Last Saturday, on a visit to Portland, we stepped out of the frigid 3 pm cold and darkness into the warm, breathy atmosphere of House Spirits Distillery. Hidden in Portland’s riverside warehouse district, the distillery was hosting a tasting of grappa, aquavite, vodka, and spirits makers from all over Oregon. Local chocolate and fruitcake were offered to temper the alcohol’s effects.
An event bringing together these food and drink artisans in a warm, cavernous environment with its informal and festive atmosphere brought to mind a Christmas event we experienced some years back in Piemonte.
We had arrived in Dogliani in the Piemonte region a few frigid days before Christmas, or Natale, partly to visit our friend and dolcetto maker, Mario Boschis and also to taste of the winter foods,–brasato al Barolo, Castelmagno cheese risotto, fonduta with shaved truffles-that warm the short, snowy winter days of northern Italy.
We were to make a new food discovery that winter, unbeknownst to us: bagna cauda. Bagna cauda is an enigma of a condiment: intense flavor, simple ingredients, complex history. Ask any Italian and they either love it or loathe it.
Made from salted anchovies, garlic, olive oil, and sometimes milk or butter, it is a creamy, salty northern Italian “gravy” that is served over roasted bell peppers, astride winter vegetables, or draped over boiled Jerusalem artichokes or topanimabour.
That memorable Christmas taste of bagna cauda took place at one of Italy’s serendipitous and frequent festivals. In Dogliani that night we happened to stumble upon one of the greats-a living presepe or Christmas scene-set amongst every nook and cranny of Dogliani’s old town. As darkness fell over the hilltop old town, flame torches were lit, and iron kettles and terracotta bowls were filled with wood for large late-night bonfires.
The narrow streets of Dogliani were filled with locals, including Mario’s wife and sons, dressed in peasant costumes and carrying the tools of various trades of the medieval era. Re-enactments of local medieval crafts were set on the narrow vie of Dogliani while others, to escape the cold, were hosted in cave-like botteghe, some with small, fire lit hearths.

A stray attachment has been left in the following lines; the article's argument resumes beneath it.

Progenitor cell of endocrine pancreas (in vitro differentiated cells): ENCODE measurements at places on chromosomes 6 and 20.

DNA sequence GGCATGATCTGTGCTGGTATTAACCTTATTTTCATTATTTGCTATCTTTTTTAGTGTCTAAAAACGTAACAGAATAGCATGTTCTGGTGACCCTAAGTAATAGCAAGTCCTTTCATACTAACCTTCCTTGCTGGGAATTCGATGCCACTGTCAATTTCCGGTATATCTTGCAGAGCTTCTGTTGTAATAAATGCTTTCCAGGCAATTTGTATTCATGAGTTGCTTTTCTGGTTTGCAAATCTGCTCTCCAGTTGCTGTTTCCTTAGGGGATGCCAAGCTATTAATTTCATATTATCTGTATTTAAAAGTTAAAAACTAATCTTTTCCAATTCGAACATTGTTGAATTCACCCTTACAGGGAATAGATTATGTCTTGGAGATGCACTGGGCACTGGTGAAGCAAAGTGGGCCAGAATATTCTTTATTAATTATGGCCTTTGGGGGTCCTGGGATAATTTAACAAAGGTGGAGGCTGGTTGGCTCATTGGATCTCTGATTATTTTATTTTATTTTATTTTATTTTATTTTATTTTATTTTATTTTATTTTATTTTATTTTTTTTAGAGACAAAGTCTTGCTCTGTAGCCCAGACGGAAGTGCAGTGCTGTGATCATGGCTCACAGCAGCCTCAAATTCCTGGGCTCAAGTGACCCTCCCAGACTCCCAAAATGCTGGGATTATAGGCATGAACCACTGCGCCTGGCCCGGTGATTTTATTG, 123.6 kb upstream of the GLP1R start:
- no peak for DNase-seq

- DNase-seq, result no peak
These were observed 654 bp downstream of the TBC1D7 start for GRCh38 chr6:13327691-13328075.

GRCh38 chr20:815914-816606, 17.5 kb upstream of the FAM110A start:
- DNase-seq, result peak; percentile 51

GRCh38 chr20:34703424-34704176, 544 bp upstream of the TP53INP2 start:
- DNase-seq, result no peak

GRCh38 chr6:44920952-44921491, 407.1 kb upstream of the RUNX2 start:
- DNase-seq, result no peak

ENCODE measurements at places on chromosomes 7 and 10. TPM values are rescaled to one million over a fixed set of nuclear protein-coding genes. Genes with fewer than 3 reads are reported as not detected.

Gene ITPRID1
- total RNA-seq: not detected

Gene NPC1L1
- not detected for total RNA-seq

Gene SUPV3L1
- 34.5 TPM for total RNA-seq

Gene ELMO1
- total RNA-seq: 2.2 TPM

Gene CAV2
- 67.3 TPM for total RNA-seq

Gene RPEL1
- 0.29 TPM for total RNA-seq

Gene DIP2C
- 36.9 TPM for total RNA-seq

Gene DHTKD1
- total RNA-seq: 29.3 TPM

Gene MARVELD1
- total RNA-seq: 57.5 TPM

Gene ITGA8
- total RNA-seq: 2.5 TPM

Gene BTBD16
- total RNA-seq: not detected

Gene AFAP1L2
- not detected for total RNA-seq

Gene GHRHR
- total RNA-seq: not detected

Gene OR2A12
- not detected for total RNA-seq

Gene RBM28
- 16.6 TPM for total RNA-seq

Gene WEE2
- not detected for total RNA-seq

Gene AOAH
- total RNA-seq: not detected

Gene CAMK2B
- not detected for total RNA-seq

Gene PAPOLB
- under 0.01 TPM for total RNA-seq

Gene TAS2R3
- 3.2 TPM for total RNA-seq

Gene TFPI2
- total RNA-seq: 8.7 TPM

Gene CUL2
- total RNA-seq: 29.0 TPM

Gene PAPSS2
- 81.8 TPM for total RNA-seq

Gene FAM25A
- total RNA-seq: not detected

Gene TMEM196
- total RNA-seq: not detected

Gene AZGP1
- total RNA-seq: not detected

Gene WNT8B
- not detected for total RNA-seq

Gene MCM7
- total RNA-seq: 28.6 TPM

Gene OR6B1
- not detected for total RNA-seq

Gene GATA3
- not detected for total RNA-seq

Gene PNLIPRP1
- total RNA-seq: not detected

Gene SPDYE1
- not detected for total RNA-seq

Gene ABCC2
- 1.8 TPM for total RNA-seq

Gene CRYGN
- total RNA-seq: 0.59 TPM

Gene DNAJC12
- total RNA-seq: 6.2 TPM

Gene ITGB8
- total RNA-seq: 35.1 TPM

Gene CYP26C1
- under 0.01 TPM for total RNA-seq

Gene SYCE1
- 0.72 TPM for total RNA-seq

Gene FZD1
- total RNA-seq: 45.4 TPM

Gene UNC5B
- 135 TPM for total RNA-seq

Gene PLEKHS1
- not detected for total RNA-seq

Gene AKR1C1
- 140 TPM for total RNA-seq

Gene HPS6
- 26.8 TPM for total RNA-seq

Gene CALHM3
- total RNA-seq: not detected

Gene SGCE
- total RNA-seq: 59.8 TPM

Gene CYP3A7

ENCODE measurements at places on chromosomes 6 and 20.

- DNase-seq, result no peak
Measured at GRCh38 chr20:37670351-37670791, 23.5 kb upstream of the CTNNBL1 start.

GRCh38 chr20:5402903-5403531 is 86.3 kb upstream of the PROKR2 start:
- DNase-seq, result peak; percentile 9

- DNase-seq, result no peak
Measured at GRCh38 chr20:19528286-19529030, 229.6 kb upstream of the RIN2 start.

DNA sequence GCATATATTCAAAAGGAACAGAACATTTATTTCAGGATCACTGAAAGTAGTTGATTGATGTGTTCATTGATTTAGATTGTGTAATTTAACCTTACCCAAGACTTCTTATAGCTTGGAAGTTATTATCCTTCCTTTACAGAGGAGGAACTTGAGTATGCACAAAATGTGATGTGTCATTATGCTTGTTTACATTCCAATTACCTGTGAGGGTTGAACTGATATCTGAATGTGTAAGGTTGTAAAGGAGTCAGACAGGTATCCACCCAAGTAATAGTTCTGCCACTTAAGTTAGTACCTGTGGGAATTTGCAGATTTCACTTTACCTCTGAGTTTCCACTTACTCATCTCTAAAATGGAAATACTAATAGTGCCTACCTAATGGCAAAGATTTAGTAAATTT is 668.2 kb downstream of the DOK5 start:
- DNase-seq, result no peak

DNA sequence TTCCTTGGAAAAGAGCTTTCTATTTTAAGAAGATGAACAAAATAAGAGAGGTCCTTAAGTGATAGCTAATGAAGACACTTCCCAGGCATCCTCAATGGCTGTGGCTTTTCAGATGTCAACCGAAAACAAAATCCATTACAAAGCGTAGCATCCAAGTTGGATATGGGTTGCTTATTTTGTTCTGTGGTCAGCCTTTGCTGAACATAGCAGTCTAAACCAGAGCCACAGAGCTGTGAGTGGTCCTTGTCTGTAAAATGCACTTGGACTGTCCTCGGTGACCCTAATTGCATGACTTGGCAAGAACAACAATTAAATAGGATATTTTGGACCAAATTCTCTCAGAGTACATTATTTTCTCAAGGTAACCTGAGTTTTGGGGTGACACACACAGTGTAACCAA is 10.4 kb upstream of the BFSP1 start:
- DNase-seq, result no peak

In one of the cavernous botteghe several women were peeling heads of cabbage, removing the large outer leaves, then slicing them into neat wedges. Red radish halves enlivened the scene, as did a pungent aroma of garlic and anchovy, riding on a warm wave of heat from a terracotta brazier. We stepped inside, instantly warmed by the energy of cutting and chopping, co-mingled with this unusual but appetizing aroma -penetrating and spicy, so contrasting to the frigid, dark night air outside.
Following the warm aromas to the brazier, we looked inside to find a creamy mixture of a gray-beige color. Laughing, the Doglianese handed us some scoop-shaped bits of thick cabbage leaf and had us taste a dip from the steaming brazier. Salty anchovy mellowed with olive oil and a touch of garlic set off perfectly the sweet, crunch of the raw, fresh cabbage leaf. It was something like a peasant version of an artichoke leaf dipped in hollandaise or mayonnaise sauce, perhaps its precursor. Just as our palates were gathering all the flavors of this simple dish we were handed a glass of the local, earthy dolcetto red wine. At that moment, the bagna cauda became a perfect expression of that cold night, the cavernous bottega, the hill town and its vineyards, the fire lit winter night.
Later we learned that there were dozens of nearly fokloric recipes for bagna cauda, some in which the garlic is boiled in milk to mellow it, others with butter, some with strictly Ligurian olive oil as a base (like our La Bella Angiolina DOP Dolce Moliture Olive Oil). Anchovies appear to have arrived in landlocked Piemonte-one of the great mysteries of this dish-with expatriates from coastal Spain. Garlic was probably one of the few vegetables that survived-along with cabbages, Jerusalem artichokes, and other stout winter product-through the challenging winter of long-ago Piemonte. Before the wine boom, before the Alba truffle festivals.
Try it one winter night, and don’t forget the Dolcetto, or even a splash of Oregon aquavite.
Bagna Cauda or Hot Bath
A Piedmontese winter fondue to be served with fresh raw vegetables
For six people:
One head garlic or to taste
1+ cups extra virgin olive oil, Casina Rossa or La Bella Angiolina DOP Dolce Moliture
8 whole salted anchovies, briefly rinsed in water
Assorted vegetables for dipping, including carrot strips, cauliflower, jicama, broccoli, celery, Jerusalem artichokes.
Blend in a food processor anchovies, first head of garlic, and about half a cup of olive oil. Process until it is the consistency of a paste. Pour into a heavy saucepan and cook over very low heat for about ½-one hour, until lightly brown in color. To serve, pour into bagna cauda warmer and add olive oil to thin slightly. Use this mixture also to dip vegetables or bread, or over grilled polenta or roasted vegetables.